Chicago Bears Week 16: Takeaways

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6.) Bears front 7 played pretty well

Led by DT Stephen Paea with a season high +7.9 grade from PFF and Jay Ratliff (+1.9), the defense sacked Stafford 4 times, hit him 9 times, and had 12 QB hurries as well. The front seven forced Stafford to make quick decisions and it resulted in 2 INTs, a worse completion percentage than Jimmy Clausen and a QB rating of just 53.7. It wasn’t enough to lead the Bears to victory and they did seem to tire in the 4th quarter but overall the front 7 played one of it’s best games of the season. Even Shea McClellin got 2 QB hits!

The front seven’s performance was even more impressive considering that sack leader Willie Young missed most of the 2nd half. His replacement, 2nd-year DE David Bass, had one of the 4 sacks of Stafford. Bass will get another chance to play next week because Willie Young was diagnosed with a torn achilles tendon and is out for week 17. As long as rehab goes well, Young should be ready to go by training camp. The Bears mix of developing young talent and returning veterans could actually be the strength of the team next year.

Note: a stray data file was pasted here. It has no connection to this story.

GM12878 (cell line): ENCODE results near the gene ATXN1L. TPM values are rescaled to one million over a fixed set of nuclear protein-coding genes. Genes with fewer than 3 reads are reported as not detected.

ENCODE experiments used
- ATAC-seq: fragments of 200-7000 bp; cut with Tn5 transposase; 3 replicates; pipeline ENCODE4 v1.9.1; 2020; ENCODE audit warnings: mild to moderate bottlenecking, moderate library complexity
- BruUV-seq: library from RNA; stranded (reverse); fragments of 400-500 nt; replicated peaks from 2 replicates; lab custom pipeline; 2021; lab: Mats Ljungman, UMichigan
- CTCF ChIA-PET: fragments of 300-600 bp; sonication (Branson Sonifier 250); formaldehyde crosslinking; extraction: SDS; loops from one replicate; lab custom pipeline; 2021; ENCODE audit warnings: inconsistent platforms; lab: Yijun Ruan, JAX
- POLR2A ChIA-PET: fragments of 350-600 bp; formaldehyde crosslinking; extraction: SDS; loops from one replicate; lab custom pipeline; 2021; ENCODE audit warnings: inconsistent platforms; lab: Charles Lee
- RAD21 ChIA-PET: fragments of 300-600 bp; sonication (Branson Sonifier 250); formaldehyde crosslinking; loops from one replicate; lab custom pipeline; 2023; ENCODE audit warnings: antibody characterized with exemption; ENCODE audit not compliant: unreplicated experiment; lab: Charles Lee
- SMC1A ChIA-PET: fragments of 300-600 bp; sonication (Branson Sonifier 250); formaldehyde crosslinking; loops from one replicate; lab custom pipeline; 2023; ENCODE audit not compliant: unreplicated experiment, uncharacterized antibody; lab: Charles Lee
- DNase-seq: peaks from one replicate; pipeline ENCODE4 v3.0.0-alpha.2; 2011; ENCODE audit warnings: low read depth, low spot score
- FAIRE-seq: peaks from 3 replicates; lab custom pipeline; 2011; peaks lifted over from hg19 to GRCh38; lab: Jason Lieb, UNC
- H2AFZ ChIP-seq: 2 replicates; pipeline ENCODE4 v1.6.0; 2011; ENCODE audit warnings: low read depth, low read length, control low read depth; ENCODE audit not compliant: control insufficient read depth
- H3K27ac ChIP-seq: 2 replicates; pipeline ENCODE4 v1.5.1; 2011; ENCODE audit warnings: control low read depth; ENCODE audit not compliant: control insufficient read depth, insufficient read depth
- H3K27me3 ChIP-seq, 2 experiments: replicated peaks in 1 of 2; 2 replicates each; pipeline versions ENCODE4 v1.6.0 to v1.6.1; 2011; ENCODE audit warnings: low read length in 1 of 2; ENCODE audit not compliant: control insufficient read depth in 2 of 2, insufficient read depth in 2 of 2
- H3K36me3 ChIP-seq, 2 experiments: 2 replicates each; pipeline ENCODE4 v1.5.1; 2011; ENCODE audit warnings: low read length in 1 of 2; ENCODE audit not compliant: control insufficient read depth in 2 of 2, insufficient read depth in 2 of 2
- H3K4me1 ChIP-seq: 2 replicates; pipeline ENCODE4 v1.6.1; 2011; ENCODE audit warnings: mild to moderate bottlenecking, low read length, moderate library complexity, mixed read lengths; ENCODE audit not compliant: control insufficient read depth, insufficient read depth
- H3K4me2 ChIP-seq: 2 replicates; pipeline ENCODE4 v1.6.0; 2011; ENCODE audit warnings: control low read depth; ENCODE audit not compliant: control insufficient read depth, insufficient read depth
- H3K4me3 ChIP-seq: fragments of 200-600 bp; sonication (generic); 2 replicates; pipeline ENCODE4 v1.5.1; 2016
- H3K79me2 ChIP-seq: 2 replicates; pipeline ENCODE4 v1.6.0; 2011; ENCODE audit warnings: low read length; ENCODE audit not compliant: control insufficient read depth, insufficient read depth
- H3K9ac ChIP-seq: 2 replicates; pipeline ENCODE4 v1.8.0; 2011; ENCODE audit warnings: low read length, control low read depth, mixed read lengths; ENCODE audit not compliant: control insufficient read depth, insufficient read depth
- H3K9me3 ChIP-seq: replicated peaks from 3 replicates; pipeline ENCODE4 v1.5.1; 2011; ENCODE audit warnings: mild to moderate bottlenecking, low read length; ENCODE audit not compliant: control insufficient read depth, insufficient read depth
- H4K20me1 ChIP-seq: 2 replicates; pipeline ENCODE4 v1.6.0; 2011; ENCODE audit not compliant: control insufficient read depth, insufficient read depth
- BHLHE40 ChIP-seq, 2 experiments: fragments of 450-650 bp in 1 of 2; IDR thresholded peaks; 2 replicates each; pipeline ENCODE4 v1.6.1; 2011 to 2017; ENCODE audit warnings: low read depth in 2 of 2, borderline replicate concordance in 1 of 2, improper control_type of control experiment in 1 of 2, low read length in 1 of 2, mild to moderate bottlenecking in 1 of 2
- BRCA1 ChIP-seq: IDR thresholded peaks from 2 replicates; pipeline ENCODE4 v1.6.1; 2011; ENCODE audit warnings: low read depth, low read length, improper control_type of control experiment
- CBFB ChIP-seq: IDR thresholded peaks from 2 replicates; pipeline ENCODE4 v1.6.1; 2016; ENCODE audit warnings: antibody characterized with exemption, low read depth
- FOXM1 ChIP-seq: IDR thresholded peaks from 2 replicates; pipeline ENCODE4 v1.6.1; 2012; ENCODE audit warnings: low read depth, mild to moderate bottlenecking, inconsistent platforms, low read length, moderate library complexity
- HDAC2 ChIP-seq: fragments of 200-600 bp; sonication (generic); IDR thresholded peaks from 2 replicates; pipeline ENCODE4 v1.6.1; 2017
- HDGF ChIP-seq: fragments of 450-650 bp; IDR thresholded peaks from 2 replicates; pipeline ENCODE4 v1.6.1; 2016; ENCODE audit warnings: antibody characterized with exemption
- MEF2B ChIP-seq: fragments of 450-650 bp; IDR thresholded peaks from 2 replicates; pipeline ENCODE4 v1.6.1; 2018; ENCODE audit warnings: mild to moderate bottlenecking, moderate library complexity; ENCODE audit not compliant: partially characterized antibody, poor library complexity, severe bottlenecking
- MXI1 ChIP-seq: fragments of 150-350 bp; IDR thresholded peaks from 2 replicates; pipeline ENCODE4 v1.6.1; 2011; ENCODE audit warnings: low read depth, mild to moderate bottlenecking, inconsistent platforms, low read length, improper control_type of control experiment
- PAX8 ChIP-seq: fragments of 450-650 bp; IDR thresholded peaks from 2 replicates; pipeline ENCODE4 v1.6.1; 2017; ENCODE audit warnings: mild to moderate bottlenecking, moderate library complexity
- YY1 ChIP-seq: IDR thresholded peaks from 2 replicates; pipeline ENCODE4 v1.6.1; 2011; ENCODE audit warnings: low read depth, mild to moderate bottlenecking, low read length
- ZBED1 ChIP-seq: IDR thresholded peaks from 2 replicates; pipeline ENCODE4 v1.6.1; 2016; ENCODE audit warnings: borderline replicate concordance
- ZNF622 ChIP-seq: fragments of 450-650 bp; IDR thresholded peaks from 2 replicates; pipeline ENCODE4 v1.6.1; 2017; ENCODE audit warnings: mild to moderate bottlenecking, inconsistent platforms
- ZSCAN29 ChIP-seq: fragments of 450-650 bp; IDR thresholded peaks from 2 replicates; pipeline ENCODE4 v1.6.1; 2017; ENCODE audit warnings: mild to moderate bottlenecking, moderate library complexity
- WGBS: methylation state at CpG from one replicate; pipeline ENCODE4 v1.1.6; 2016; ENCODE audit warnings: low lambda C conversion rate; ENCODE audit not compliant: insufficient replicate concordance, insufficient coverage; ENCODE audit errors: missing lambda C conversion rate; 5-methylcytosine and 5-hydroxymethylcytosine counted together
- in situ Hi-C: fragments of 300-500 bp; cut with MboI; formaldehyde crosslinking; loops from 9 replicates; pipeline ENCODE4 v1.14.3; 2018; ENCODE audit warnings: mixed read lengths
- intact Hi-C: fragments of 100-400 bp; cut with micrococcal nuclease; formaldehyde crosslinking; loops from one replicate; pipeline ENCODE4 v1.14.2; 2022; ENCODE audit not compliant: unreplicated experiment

6.) Despite the stats, Kyle Fuller has a solid game

Every week rookie Kyle Fuller gets matched up against the opposing team’s #1 WR and it doesn’t get more difficult than the Lions Calvin Johnson. Fuller didn’t exactly shut Johnson down as he finished the game with 6 catches for 103 yards, but Stafford targeted Johnson 12 times and only completed half of them. Fuller also kept Johnson out of the end zone and held him to just 1 catch in the 4th quarter when the game was still in doubt. Overall it was a pretty good performance for the rookie corner.

7.) The special teams unit was actually decent, except for punter Pat O’Donnell

The special teams unit just can’t put a complete game together. It was a pretty solid day for the coverage unit as they didn’t allow a return longer than 16 yards and Sherick McManus recovered a fumble that led to a Bears TD. Kick returned Marc Mariani had his 2nd solid game in a row with a 24.7 yard return average on three attempts. There were no blocked punts or field goals which is a win for this group. The only blight on the day was the inconsistent punting of rookie Pat O’Donnell. For most of the year, O’Donnell has been the bright spot on a dismal ST unit, but it figures that when the rest of the unit finally plays well O’Donnell would struggle.

O’Donnell did have two nice punts of his five on the day. One that would have pinned the Lions at the 11 yard, but the Lions returner allowed the ball to hit him and the Bears recovered. The other was a 48 yarder with good hang time that wasn’t returnable. His long punt of the day (51 yards) had no hang time which allowed a 14 yard return for a net of only 37 yards. O’Donnell also shanked a 37 yarder from deep in Bears territory that gave the Lions the ball near mid-field. He’s been playing well lately, but Sunday wasn’t one of his better efforts.

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10.) Young LBs improving